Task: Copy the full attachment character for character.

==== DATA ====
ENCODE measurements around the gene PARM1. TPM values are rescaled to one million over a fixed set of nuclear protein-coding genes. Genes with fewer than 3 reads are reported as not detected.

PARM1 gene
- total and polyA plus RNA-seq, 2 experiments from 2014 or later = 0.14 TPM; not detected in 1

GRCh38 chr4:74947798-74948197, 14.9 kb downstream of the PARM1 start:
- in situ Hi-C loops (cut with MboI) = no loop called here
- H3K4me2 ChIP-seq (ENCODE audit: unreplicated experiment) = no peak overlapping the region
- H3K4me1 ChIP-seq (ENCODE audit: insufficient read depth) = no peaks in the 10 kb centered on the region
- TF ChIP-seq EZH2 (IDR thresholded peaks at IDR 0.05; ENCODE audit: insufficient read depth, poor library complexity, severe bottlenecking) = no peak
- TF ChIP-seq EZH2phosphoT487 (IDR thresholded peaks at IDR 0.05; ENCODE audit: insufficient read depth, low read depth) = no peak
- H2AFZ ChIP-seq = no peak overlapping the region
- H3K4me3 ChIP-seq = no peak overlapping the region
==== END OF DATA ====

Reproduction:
ENCODE measurements around the gene PARM1. TPM values are rescaled to one million over a fixed set of nuclear protein-coding genes. Genes with fewer than 3 reads are reported as not detected.

PARM1 gene
- total and polyA plus RNA-seq, 2 experiments from 2014 or later = 0.14 TPM; not detected in 1

GRCh38 chr4:74947798-74948197, 14.9 kb downstream of the PARM1 start:
- in situ Hi-C loops (cut with MboI) = no loop called here
- H3K4me2 ChIP-seq (ENCODE audit: unreplicated experiment) = no peak overlapping the region
- H3K4me1 ChIP-seq (ENCODE audit: insufficient read depth) = no peaks in the 10 kb centered on the region
- TF ChIP-seq EZH2 (IDR thresholded peaks at IDR 0.05; ENCODE audit: insufficient read depth, poor library complexity, severe bottlenecking) = no peak
- TF ChIP-seq EZH2phosphoT487 (IDR thresholded peaks at IDR 0.05; ENCODE audit: insufficient read depth, low read depth) = no peak
- H2AFZ ChIP-seq = no peak overlapping the region
- H3K4me3 ChIP-seq = no peak overlapping the region